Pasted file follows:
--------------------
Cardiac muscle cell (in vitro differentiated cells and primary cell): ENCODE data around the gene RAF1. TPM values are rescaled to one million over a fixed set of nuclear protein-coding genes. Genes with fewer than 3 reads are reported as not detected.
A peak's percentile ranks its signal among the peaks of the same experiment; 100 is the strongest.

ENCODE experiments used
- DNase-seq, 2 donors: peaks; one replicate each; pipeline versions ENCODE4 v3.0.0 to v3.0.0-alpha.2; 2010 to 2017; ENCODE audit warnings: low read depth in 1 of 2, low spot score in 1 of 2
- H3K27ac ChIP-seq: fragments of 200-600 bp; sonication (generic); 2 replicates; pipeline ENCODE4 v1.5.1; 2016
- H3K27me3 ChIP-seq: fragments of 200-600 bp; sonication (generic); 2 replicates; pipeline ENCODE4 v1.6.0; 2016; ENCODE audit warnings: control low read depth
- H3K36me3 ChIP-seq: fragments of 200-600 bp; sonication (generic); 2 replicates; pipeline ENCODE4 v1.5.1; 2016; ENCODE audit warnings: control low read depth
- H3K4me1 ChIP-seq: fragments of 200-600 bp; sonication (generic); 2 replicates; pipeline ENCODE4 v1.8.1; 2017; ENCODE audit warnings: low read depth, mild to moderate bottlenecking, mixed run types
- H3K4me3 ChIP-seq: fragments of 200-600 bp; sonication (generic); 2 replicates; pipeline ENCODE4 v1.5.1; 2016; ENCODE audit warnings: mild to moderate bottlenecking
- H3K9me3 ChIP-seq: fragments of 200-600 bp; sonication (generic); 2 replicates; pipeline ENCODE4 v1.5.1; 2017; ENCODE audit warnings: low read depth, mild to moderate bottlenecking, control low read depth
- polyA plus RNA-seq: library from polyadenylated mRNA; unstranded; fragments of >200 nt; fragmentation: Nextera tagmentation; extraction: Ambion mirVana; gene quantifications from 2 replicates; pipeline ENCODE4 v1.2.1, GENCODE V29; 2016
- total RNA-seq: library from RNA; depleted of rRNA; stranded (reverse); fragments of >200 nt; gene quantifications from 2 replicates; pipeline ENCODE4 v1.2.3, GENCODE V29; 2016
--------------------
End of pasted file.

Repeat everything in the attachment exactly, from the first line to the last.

Cardiac muscle cell (in vitro differentiated cells and primary cell): ENCODE data around the gene RAF1. TPM values are rescaled to one million over a fixed set of nuclear protein-coding genes. Genes with fewer than 3 reads are reported as not detected.
A peak's percentile ranks its signal among the peaks of the same experiment; 100 is the strongest.

ENCODE experiments used
- DNase-seq, 2 donors: peaks; one replicate each; pipeline versions ENCODE4 v3.0.0 to v3.0.0-alpha.2; 2010 to 2017; ENCODE audit warnings: low read depth in 1 of 2, low spot score in 1 of 2
- H3K27ac ChIP-seq: fragments of 200-600 bp; sonication (generic); 2 replicates; pipeline ENCODE4 v1.5.1; 2016
- H3K27me3 ChIP-seq: fragments of 200-600 bp; sonication (generic); 2 replicates; pipeline ENCODE4 v1.6.0; 2016; ENCODE audit warnings: control low read depth
- H3K36me3 ChIP-seq: fragments of 200-600 bp; sonication (generic); 2 replicates; pipeline ENCODE4 v1.5.1; 2016; ENCODE audit warnings: control low read depth
- H3K4me1 ChIP-seq: fragments of 200-600 bp; sonication (generic); 2 replicates; pipeline ENCODE4 v1.8.1; 2017; ENCODE audit warnings: low read depth, mild to moderate bottlenecking, mixed run types
- H3K4me3 ChIP-seq: fragments of 200-600 bp; sonication (generic); 2 replicates; pipeline ENCODE4 v1.5.1; 2016; ENCODE audit warnings: mild to moderate bottlenecking
- H3K9me3 ChIP-seq: fragments of 200-600 bp; sonication (generic); 2 replicates; pipeline ENCODE4 v1.5.1; 2017; ENCODE audit warnings: low read depth, mild to moderate bottlenecking, control low read depth
- polyA plus RNA-seq: library from polyadenylated mRNA; unstranded; fragments of >200 nt; fragmentation: Nextera tagmentation; extraction: Ambion mirVana; gene quantifications from 2 replicates; pipeline ENCODE4 v1.2.1, GENCODE V29; 2016
- total RNA-seq: library from RNA; depleted of rRNA; stranded (reverse); fragments of >200 nt; gene quantifications from 2 replicates; pipeline ENCODE4 v1.2.3, GENCODE V29; 2016